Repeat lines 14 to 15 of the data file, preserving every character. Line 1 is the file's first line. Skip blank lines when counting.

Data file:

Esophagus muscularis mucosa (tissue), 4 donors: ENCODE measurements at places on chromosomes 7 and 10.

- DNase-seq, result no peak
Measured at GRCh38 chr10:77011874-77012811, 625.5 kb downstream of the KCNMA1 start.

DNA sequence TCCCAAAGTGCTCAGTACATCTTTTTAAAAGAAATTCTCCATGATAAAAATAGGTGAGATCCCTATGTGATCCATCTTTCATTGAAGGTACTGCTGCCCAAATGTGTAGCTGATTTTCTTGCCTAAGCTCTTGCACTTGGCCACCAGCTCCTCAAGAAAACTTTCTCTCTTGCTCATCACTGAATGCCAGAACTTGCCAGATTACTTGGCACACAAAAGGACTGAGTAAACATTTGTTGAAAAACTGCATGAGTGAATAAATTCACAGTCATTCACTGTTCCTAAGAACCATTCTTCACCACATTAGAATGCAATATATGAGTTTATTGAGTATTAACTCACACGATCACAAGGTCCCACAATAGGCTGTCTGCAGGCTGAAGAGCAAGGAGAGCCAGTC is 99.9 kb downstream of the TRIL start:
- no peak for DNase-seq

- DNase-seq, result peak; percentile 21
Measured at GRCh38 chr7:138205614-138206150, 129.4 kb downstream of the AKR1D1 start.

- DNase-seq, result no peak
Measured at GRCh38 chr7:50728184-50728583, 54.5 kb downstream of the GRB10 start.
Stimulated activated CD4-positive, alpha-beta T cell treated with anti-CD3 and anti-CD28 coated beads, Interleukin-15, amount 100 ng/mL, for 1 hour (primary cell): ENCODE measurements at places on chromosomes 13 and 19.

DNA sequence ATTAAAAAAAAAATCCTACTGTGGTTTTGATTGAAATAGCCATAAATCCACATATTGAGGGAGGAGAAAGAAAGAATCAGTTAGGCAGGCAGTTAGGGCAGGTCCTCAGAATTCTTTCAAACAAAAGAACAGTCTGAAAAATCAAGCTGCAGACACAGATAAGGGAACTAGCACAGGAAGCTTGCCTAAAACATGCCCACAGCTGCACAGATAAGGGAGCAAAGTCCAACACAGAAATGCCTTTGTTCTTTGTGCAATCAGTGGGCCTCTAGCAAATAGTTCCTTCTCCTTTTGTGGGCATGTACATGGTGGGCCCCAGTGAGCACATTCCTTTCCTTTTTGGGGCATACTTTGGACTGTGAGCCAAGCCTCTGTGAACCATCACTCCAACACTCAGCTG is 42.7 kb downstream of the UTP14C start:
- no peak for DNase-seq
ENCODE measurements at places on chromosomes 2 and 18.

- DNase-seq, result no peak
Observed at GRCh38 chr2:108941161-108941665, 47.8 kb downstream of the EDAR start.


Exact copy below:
- DNase-seq, result no peak
Observed at GRCh38 chr2:108941161-108941665, 47.8 kb downstream of the EDAR start.